Abdominal fat and how it affects your health, from the Harvard Men's Health Watch

"How much should I weigh?" It's a common question, and an important one. Surprisingly, though, it's actually the wrong question. For health, the issue is not just how much you weigh, but how much of your fat is located in your abdomen, reports the January 2009 issue of Harvard Men's Health Watch.

Abdominal fat comes in two different forms. Some of it is located in the fatty tissue just beneath the skin. This subcutaneous fat behaves like the fat elsewhere in the body; it's no friend to health, but it's no special threat either. Fat inside the abdomen is another story. This visceral fat, which is located around the internal organs, can damage your health.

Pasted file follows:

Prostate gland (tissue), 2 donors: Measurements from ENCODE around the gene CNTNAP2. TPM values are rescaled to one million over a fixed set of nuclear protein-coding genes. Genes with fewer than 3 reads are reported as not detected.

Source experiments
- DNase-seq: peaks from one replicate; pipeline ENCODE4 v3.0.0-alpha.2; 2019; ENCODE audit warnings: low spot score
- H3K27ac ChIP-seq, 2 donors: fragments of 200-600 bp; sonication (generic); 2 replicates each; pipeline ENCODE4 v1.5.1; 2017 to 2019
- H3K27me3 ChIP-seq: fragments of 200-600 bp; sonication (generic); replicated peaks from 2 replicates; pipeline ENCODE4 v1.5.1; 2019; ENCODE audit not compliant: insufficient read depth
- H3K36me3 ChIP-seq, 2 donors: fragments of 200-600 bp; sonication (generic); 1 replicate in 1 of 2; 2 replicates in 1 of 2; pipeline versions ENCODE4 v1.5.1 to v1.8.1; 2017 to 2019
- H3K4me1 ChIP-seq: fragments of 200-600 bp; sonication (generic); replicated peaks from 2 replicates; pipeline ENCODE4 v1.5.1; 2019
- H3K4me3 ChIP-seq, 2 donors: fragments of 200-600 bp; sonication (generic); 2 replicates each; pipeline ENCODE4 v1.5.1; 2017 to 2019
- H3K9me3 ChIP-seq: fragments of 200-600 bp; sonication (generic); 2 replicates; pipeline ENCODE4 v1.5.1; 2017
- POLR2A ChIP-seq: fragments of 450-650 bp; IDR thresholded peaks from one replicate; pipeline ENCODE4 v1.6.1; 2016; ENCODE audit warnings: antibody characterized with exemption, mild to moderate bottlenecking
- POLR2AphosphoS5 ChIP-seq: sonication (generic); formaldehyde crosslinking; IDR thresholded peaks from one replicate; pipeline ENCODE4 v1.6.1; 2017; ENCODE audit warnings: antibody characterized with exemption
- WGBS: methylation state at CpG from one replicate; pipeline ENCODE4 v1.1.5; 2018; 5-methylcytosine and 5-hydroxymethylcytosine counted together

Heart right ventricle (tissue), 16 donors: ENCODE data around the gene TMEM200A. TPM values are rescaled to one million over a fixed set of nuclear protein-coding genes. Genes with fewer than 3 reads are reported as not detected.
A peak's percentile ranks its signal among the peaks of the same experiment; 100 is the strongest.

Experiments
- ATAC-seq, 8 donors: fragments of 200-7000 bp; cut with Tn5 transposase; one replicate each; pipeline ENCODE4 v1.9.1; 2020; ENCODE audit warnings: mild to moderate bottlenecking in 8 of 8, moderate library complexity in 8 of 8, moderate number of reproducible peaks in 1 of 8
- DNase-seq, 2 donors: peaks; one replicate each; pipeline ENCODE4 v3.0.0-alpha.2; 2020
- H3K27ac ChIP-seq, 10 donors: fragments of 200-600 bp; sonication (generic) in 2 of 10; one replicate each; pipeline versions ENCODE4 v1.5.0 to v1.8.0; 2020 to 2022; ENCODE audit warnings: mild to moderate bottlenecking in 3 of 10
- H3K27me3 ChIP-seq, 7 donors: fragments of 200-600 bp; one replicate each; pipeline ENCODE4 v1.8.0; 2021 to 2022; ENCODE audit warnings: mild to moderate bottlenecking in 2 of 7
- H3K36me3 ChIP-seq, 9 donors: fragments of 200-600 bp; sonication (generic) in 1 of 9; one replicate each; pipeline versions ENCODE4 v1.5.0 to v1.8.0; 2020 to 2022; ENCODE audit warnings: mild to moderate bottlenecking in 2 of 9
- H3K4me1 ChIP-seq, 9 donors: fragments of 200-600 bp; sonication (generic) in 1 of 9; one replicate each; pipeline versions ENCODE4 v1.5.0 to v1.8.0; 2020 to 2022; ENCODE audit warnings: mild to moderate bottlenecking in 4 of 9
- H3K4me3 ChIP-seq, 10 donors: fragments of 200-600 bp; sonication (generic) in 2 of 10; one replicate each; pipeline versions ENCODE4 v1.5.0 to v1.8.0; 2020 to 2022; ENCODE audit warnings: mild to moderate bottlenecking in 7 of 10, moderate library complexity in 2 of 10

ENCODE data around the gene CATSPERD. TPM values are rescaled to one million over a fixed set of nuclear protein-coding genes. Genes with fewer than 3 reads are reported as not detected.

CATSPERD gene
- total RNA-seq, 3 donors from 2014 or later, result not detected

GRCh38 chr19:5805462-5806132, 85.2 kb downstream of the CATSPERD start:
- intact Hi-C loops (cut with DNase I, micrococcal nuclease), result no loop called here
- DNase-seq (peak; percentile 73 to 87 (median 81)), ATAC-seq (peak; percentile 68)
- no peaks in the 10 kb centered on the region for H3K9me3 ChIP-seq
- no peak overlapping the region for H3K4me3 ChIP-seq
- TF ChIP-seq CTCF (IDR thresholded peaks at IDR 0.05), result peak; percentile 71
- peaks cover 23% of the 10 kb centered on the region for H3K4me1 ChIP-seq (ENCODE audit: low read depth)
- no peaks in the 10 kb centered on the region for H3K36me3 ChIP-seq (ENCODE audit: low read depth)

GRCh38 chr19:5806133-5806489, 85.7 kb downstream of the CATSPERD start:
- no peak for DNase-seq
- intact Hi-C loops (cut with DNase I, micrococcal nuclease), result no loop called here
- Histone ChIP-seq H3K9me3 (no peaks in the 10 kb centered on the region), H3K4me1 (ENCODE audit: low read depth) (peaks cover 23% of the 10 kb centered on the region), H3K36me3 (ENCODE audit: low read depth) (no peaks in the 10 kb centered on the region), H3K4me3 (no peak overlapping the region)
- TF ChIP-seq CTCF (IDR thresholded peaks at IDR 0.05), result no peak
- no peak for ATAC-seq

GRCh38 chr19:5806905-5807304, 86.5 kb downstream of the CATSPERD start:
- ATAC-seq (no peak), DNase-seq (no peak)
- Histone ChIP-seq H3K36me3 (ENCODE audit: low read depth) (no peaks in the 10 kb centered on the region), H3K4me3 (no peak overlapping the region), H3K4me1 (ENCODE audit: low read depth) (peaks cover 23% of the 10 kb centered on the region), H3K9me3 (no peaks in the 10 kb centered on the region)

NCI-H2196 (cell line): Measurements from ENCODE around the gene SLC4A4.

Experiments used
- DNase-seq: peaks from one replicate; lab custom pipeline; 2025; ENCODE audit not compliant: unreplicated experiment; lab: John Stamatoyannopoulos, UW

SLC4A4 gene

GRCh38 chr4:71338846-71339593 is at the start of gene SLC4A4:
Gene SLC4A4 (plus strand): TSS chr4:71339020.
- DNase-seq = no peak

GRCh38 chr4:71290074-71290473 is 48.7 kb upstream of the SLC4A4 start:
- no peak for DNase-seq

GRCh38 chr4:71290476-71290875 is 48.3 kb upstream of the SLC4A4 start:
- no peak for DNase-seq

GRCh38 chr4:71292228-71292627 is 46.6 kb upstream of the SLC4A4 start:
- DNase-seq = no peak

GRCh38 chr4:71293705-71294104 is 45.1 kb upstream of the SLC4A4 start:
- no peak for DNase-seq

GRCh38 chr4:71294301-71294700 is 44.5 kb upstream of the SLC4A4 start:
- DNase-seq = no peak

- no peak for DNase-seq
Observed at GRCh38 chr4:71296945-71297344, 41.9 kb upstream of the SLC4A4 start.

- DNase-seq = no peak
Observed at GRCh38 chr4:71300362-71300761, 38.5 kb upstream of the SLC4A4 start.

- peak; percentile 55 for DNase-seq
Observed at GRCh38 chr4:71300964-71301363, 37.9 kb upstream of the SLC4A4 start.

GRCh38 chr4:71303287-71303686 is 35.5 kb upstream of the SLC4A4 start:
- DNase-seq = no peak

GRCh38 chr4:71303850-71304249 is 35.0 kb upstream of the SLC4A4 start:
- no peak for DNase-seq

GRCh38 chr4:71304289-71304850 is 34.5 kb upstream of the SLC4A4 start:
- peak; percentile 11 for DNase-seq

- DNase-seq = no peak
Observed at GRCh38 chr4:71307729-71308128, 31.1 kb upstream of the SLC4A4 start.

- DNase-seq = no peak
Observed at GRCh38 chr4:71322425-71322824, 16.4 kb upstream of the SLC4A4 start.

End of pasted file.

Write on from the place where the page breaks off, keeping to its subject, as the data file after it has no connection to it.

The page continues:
Scientists originally thought visceral fat was dangerous because it was linked to elevated stress hormones, which raise blood pressure, blood sugar levels, and cardiac risk. A newer explanation relies on the concept of lipotoxicity. Unlike subcutaneous fat, visceral fat cells release their metabolic products directly into the blood, so free fatty acids from visceral fat accumulate in the liver and other organs. This impairs the body's regulation of insulin, blood sugar, and cholesterol and leads to heart problems. A third hypothesis starts with the complex role of fat cells. In addition to hoarding excess energy, fat cells produce a large number of proteins that contribute to metabolic abnormalities, inflammation, and heart disease. These three explanations are not mutually exclusive; all may help account for the hazards of visceral fat.

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